Cluster Wheat

Today I brewed what I’m calling the Cluster Wheat, and no it wasn’t a Cluster-F!


So today was the first brew day in a little bit, but it is also the first in what I think is four planned back-to-back (to-back-to-back) Sunday brew days, so I’m pretty stoked. Anyway, today was a pretty simple recipe that I brewed mostly for Karen and our friends Jody & Heather, though I will enjoy a few myself I am sure. So this is an American Wheat Ale brewed with 50/50 wheat malt and two-row barley and all Cluster hops, thus the name, though I was ready for everything to back-fire with a name like that. When the brew day started, I got my first hint that there might be trouble. I use a manual powered grain mill that I have a designated drill that I use for the power, sure beats a crank. Anyway, about half way through grinding the grains the drill gave up, no more milling. This is actually the second drill I have killed with the grain mill, I guess it is time to invest in something with some more torque, ya think? So the last seven pounds of grain were turned manually with a pair of vice-grips, I was ready for the worst after that.

In all honesty things never got too bad, though they didn’t stay on course either. I missed my OG by quite a few points, horrible efficiency today (maybe because of the manual milling?), I waited over an hour for the wort to cool and still couldn’t get it below 80’F, and had a lot of “extra” work today while brewing, so not as relaxing as I prefer. Honestly, I am not really sure what happened with the gravity. I had worked the numbers and planned on brewing a higher gravity four gallon batch and diluting it with really cold water to help lower the temperature and then achieve my assumed OG. Instead the un-diluted OG was what I expected my diluted OG to be, not good. Two scenarios: I either have a lighter beer than originally anticipated – OK, or, as I had already been thinking, I add some honey to the secondary to raise the gravity and to help lend another flavor aspect – could be cool. And I kind of already mentioned it, but to help fight the summer ground water temperatures I was going to dilute my wort with really cold bottled water. Temperature-wise this worked pretty well, I was able to drop the wort from 80’F to 70’F with one gallon of water, I can live with that. I also had four carboys to clean and sanitize, two kegs to clean and sanitize, and two beers to rack to kegs. That stuff makes the brew day go faster, but it really takes away from the relaxation part, but I do like both styles of brew days, so it’s cool.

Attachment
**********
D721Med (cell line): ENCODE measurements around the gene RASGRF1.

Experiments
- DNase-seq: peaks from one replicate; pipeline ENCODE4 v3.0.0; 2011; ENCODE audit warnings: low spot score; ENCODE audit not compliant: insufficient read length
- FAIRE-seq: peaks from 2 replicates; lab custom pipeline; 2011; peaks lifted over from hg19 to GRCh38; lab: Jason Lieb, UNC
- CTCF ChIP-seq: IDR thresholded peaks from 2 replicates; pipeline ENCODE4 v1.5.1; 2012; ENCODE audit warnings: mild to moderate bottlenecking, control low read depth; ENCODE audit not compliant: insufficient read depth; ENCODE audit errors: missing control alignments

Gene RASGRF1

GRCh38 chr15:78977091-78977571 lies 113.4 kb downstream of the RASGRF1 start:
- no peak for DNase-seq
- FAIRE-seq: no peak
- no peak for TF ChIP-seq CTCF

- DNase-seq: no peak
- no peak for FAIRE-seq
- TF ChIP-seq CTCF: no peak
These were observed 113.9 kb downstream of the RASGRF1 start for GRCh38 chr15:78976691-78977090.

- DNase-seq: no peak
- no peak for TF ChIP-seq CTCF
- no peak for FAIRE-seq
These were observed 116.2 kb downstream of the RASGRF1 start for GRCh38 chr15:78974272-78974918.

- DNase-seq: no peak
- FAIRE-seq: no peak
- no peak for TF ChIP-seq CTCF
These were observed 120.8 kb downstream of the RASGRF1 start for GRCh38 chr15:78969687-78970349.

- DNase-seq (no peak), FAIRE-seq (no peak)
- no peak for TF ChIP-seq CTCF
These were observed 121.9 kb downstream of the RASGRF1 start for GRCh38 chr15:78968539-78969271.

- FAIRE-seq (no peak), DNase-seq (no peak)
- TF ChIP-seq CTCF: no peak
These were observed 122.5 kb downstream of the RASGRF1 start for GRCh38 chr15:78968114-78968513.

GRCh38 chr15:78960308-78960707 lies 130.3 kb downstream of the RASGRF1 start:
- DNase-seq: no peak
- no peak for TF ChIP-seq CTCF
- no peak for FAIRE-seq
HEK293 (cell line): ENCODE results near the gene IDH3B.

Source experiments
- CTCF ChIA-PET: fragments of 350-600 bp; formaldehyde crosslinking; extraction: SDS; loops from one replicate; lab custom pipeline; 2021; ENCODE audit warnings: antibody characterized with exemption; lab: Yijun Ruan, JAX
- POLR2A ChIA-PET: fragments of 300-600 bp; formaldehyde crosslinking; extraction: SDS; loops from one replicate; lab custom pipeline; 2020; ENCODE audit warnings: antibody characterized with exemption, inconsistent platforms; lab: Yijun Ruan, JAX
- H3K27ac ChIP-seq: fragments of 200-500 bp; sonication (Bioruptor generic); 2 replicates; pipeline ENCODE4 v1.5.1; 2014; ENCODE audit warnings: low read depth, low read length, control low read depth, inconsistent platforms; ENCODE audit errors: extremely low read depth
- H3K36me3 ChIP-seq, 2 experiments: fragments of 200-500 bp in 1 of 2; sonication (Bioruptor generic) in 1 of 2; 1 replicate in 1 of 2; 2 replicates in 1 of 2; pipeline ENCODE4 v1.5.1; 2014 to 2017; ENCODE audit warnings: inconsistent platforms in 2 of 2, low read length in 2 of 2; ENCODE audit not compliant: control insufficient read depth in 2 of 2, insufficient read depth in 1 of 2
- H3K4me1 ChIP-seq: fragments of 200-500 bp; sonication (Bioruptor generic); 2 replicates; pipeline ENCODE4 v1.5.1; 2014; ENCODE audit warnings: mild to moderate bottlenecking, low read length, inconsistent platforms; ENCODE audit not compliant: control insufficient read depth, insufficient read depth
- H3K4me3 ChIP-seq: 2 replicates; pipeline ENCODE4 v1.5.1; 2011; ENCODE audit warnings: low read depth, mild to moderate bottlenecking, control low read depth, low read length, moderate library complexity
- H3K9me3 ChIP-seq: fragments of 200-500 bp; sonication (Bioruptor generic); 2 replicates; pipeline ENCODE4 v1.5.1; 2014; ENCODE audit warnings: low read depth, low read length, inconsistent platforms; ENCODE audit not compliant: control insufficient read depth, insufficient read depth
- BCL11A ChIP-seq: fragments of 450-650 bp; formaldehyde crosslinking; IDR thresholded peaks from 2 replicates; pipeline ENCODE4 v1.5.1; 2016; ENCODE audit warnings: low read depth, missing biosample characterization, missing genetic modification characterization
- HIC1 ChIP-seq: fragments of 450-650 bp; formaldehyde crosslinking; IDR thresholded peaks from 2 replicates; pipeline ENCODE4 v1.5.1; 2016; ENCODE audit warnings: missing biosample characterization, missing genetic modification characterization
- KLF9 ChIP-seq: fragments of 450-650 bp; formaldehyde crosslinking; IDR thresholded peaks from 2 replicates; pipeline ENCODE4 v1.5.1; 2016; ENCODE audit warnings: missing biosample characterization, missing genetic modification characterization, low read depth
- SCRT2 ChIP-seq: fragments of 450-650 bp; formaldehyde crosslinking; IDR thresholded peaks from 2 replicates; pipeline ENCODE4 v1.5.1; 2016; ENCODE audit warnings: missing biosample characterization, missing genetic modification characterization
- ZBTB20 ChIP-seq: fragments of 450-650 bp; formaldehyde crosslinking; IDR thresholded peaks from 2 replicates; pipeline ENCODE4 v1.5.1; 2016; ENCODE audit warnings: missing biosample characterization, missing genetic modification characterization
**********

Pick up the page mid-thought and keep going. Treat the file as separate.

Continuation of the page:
Next up is a twenty gallon batch with my buddy Garrett over at his place this Sunday with a recipe he came up with for a high end Pale Ale or low end IPA, but regardless it is going to be hoppy-yum-yums and that’s all that counts! Actually very much looking forward to next Sunday. After that is the Roby’s Red Rye (R3), which is a very heavy-handed rye beer with a decent hop addition and possibly spiced with caraway seeds. Then I have two “kitchen sink” beers to help clean up old inventory. One is an “amber beer” and the other is a “dark beer”. The amber should be pretty straight forward, but the dark should be like a stout with out roasted barley, if that makes sense.

Oh, I kegged the Oatmeal Cookie Stout today. Not a bad stout (uncarbonated and warm) but the oatmeal cookie profile seems to have really faded to vanished. I am inspired to try again but I think this attempt may be a little flat. I was tempted to “spice” the secondary, but I really didn’t want a spiced oatmeal stout, I wanted a freaking Oatmeal Cookie Beer!

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